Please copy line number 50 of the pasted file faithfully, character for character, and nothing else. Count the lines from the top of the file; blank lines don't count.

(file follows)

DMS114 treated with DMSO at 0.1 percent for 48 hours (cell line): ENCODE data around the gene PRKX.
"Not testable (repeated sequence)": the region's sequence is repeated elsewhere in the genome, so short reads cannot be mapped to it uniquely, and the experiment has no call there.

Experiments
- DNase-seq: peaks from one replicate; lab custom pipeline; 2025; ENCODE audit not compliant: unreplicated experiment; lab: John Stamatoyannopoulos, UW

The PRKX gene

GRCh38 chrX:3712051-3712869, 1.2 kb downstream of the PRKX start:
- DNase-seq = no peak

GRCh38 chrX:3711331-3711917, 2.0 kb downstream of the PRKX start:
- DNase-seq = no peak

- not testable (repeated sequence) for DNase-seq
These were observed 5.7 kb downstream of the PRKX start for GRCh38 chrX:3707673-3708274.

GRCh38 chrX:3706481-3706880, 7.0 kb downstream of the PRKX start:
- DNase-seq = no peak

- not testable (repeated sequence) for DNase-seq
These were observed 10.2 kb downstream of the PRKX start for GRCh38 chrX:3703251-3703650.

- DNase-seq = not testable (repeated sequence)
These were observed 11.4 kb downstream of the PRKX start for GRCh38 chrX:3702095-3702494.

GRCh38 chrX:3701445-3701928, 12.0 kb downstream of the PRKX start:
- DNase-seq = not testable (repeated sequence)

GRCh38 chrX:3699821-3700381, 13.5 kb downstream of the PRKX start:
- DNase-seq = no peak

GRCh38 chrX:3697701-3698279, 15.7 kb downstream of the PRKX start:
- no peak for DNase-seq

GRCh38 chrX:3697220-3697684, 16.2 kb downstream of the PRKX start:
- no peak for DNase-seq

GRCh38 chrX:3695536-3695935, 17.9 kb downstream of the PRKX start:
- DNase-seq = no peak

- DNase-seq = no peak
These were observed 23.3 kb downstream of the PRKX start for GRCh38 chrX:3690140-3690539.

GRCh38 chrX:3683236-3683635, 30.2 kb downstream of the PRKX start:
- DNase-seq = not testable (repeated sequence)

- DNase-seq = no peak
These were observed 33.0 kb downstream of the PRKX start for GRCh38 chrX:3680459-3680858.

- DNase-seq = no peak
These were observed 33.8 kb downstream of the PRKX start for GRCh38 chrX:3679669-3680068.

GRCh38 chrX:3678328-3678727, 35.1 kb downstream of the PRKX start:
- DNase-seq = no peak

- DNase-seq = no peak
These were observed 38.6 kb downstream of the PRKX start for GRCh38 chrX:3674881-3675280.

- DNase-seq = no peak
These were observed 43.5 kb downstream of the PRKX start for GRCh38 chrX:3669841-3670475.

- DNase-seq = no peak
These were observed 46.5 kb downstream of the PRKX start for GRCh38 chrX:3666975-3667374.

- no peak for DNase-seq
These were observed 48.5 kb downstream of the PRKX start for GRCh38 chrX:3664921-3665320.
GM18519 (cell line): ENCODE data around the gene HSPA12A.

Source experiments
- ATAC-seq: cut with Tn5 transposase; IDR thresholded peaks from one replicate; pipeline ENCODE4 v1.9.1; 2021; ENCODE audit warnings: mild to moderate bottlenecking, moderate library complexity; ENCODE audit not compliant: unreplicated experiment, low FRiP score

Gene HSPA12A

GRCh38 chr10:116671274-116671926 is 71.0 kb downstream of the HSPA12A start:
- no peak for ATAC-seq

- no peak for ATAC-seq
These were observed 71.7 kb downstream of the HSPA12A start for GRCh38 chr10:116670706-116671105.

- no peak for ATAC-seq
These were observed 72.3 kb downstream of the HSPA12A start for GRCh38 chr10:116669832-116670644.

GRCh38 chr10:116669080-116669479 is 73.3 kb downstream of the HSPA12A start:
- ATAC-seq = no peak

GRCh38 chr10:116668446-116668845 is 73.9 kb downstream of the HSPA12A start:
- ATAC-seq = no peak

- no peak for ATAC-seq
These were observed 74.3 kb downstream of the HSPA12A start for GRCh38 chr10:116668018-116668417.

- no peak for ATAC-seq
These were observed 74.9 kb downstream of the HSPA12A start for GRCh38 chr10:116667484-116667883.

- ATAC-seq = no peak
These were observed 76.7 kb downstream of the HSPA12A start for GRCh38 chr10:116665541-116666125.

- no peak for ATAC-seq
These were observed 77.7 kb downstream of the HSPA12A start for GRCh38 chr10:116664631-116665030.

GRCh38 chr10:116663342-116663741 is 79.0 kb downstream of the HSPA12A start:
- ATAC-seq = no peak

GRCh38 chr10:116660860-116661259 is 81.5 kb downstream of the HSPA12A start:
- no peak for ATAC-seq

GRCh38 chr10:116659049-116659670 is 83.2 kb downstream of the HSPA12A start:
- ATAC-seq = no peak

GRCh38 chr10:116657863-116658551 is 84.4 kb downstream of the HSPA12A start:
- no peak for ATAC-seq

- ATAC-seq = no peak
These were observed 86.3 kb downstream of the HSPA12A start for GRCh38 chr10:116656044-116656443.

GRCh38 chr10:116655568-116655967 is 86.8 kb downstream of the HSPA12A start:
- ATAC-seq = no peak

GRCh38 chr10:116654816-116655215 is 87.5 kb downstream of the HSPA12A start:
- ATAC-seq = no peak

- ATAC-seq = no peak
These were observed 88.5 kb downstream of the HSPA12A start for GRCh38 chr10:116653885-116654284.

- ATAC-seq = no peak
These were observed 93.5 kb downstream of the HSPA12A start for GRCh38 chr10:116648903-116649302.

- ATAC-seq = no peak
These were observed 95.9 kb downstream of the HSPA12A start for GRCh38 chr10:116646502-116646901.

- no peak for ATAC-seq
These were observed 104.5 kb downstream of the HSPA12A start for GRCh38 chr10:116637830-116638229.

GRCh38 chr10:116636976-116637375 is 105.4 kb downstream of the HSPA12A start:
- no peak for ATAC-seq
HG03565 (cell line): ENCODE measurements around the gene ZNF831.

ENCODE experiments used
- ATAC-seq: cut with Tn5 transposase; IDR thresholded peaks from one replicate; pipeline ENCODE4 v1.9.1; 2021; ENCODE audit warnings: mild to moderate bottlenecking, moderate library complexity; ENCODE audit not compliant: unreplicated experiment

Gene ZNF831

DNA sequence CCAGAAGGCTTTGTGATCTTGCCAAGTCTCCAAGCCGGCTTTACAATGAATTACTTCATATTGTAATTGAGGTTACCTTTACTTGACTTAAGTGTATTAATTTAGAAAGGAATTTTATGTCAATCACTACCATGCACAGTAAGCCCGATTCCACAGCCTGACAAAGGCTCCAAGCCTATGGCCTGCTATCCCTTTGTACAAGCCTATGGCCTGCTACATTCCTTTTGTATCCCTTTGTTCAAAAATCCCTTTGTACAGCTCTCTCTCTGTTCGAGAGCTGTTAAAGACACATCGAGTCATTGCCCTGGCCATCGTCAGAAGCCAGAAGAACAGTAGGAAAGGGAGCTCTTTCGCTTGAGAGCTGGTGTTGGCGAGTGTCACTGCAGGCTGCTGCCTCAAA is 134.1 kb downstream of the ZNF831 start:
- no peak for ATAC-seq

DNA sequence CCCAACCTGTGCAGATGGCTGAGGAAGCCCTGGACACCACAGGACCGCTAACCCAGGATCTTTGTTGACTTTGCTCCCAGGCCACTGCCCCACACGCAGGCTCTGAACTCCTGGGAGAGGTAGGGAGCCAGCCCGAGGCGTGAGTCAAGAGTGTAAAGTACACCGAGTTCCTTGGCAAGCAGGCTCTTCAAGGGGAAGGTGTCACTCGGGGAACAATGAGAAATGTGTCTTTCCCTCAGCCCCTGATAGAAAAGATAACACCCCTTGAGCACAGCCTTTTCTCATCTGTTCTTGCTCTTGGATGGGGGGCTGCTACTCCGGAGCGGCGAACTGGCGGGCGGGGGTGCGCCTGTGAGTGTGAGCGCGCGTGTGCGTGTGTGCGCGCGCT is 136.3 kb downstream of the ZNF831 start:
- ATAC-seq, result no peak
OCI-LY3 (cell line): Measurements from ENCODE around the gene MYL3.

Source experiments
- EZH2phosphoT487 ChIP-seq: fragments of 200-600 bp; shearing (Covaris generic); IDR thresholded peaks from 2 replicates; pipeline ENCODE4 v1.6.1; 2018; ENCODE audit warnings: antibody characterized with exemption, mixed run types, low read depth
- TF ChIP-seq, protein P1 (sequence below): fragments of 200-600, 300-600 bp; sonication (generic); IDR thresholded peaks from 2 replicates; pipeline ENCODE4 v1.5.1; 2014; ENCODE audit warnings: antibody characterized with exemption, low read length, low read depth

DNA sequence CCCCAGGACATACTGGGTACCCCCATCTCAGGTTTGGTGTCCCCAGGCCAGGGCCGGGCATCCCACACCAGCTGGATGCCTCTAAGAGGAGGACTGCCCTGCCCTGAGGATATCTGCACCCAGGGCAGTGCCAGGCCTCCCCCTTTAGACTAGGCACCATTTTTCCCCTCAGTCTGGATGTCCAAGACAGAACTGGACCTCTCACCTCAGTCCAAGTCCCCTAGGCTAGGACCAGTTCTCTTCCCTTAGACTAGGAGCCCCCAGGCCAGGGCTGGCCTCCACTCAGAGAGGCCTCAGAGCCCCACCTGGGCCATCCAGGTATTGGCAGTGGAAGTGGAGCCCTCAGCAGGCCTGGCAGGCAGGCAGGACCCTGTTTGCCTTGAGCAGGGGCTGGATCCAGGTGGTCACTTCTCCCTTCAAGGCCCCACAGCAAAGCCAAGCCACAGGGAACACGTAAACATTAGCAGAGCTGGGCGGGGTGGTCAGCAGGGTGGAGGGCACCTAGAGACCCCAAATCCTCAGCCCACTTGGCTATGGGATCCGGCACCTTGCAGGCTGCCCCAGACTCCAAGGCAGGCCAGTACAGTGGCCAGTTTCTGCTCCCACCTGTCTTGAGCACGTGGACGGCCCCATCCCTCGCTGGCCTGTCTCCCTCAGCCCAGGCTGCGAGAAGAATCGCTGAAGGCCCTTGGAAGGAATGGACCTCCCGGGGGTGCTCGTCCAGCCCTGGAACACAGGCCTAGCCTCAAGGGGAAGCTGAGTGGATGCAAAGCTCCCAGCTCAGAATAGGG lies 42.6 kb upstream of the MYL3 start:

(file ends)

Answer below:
GRCh38 chr10:116671274-116671926 is 71.0 kb downstream of the HSPA12A start: